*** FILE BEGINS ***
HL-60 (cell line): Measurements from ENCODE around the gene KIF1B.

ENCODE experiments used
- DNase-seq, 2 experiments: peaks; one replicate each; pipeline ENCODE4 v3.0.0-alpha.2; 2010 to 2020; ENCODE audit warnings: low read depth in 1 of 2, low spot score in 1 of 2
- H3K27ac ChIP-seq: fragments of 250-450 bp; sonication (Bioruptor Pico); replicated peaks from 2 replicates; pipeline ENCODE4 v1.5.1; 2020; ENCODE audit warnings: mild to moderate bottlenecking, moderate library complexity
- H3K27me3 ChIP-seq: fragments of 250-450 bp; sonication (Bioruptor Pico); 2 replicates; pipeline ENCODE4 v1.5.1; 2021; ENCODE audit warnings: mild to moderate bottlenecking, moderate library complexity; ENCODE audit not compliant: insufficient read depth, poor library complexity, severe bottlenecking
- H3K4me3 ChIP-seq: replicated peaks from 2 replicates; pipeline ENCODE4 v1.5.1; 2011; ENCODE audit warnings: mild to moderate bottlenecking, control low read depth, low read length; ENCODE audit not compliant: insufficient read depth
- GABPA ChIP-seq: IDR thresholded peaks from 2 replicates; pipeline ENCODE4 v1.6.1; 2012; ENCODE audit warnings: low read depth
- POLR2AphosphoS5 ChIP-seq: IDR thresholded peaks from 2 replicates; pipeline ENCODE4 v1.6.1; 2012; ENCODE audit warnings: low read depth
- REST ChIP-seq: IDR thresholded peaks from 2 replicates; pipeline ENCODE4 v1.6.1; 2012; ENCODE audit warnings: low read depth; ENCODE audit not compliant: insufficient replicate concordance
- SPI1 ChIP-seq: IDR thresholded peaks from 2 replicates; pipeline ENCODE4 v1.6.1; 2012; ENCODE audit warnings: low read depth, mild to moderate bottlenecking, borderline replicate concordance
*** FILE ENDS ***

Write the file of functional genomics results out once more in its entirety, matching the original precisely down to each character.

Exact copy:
HL-60 (cell line): Measurements from ENCODE around the gene KIF1B.

ENCODE experiments used
- DNase-seq, 2 experiments: peaks; one replicate each; pipeline ENCODE4 v3.0.0-alpha.2; 2010 to 2020; ENCODE audit warnings: low read depth in 1 of 2, low spot score in 1 of 2
- H3K27ac ChIP-seq: fragments of 250-450 bp; sonication (Bioruptor Pico); replicated peaks from 2 replicates; pipeline ENCODE4 v1.5.1; 2020; ENCODE audit warnings: mild to moderate bottlenecking, moderate library complexity
- H3K27me3 ChIP-seq: fragments of 250-450 bp; sonication (Bioruptor Pico); 2 replicates; pipeline ENCODE4 v1.5.1; 2021; ENCODE audit warnings: mild to moderate bottlenecking, moderate library complexity; ENCODE audit not compliant: insufficient read depth, poor library complexity, severe bottlenecking
- H3K4me3 ChIP-seq: replicated peaks from 2 replicates; pipeline ENCODE4 v1.5.1; 2011; ENCODE audit warnings: mild to moderate bottlenecking, control low read depth, low read length; ENCODE audit not compliant: insufficient read depth
- GABPA ChIP-seq: IDR thresholded peaks from 2 replicates; pipeline ENCODE4 v1.6.1; 2012; ENCODE audit warnings: low read depth
- POLR2AphosphoS5 ChIP-seq: IDR thresholded peaks from 2 replicates; pipeline ENCODE4 v1.6.1; 2012; ENCODE audit warnings: low read depth
- REST ChIP-seq: IDR thresholded peaks from 2 replicates; pipeline ENCODE4 v1.6.1; 2012; ENCODE audit warnings: low read depth; ENCODE audit not compliant: insufficient replicate concordance
- SPI1 ChIP-seq: IDR thresholded peaks from 2 replicates; pipeline ENCODE4 v1.6.1; 2012; ENCODE audit warnings: low read depth, mild to moderate bottlenecking, borderline replicate concordance